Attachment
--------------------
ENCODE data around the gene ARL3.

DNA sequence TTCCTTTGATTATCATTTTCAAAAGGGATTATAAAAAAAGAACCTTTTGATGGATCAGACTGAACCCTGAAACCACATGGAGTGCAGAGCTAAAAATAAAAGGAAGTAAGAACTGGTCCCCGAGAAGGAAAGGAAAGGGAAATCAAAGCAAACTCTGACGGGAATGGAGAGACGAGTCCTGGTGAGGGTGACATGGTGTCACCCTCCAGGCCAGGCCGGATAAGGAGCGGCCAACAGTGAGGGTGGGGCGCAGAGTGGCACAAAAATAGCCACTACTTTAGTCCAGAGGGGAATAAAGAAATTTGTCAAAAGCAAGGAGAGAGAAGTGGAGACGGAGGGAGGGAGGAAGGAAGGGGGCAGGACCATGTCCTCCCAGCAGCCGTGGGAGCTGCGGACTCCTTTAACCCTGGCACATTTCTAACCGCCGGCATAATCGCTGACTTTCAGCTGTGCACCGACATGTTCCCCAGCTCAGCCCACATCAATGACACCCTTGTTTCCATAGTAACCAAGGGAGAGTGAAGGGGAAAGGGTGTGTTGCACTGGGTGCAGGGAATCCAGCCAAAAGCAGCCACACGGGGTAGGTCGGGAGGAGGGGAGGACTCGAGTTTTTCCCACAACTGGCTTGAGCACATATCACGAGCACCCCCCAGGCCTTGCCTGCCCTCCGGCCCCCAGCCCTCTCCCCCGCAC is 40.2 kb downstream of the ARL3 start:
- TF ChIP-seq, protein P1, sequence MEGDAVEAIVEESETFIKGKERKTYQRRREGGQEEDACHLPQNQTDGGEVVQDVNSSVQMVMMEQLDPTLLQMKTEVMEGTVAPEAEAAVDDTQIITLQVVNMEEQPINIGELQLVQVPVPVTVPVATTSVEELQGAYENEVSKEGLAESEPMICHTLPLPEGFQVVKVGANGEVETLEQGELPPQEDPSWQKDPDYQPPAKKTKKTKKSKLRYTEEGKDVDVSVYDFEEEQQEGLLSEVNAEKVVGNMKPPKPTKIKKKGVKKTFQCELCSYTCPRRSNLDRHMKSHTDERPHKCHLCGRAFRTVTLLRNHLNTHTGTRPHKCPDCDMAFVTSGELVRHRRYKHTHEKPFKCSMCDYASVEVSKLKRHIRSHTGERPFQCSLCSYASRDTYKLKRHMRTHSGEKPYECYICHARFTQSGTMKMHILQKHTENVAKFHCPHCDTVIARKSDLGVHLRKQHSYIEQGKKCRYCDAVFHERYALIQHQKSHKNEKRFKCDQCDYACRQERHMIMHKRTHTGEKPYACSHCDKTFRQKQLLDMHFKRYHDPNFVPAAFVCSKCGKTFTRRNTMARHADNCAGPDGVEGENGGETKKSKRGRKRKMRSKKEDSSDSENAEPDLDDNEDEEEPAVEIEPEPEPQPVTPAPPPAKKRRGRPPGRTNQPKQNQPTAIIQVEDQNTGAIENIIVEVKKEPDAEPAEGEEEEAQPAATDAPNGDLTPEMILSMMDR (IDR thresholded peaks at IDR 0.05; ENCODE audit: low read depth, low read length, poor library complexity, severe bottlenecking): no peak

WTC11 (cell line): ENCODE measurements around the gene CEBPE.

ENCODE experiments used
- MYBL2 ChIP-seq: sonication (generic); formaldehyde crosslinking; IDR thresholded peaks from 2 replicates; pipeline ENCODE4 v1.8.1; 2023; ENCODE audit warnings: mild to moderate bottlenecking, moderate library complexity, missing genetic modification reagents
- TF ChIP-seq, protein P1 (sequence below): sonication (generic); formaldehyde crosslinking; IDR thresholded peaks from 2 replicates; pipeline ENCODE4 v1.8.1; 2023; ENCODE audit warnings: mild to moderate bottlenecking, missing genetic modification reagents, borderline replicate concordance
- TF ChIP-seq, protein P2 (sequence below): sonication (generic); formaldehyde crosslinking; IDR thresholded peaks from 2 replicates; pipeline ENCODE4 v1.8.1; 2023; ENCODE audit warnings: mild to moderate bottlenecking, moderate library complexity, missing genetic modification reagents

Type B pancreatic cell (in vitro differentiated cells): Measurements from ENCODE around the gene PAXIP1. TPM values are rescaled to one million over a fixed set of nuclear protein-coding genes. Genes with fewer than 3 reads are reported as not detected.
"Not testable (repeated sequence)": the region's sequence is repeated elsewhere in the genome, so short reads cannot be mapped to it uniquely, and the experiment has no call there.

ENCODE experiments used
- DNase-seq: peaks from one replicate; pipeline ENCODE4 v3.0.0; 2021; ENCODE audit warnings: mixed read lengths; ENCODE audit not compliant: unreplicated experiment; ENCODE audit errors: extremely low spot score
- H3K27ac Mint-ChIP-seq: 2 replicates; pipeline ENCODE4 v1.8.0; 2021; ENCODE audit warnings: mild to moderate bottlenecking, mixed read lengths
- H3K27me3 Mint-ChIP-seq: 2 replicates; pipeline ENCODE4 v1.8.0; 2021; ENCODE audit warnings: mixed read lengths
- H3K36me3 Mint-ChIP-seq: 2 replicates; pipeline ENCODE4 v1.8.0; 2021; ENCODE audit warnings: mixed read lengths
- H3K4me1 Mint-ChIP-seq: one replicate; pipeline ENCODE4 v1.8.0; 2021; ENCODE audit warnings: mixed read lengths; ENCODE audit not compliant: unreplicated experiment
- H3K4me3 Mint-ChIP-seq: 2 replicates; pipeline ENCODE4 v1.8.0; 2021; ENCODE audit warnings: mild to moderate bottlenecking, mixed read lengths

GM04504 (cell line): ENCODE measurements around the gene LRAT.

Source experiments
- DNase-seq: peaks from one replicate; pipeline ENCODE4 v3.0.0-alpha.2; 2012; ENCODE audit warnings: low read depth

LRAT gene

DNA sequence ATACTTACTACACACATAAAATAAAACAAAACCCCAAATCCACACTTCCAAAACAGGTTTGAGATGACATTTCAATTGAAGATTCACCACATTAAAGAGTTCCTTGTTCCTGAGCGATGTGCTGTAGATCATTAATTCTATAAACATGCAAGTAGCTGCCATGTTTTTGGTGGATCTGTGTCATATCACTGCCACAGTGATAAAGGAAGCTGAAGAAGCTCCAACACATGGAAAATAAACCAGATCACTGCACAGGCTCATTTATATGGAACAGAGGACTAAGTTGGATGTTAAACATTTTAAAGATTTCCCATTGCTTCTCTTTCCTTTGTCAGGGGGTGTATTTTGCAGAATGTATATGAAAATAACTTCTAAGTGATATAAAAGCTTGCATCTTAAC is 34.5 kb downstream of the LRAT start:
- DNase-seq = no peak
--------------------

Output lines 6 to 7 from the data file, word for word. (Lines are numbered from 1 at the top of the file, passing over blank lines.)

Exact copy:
- MYBL2 ChIP-seq: sonication (generic); formaldehyde crosslinking; IDR thresholded peaks from 2 replicates; pipeline ENCODE4 v1.8.1; 2023; ENCODE audit warnings: mild to moderate bottlenecking, moderate library complexity, missing genetic modification reagents
- TF ChIP-seq, protein P1 (sequence below): sonication (generic); formaldehyde crosslinking; IDR thresholded peaks from 2 replicates; pipeline ENCODE4 v1.8.1; 2023; ENCODE audit warnings: mild to moderate bottlenecking, missing genetic modification reagents, borderline replicate concordance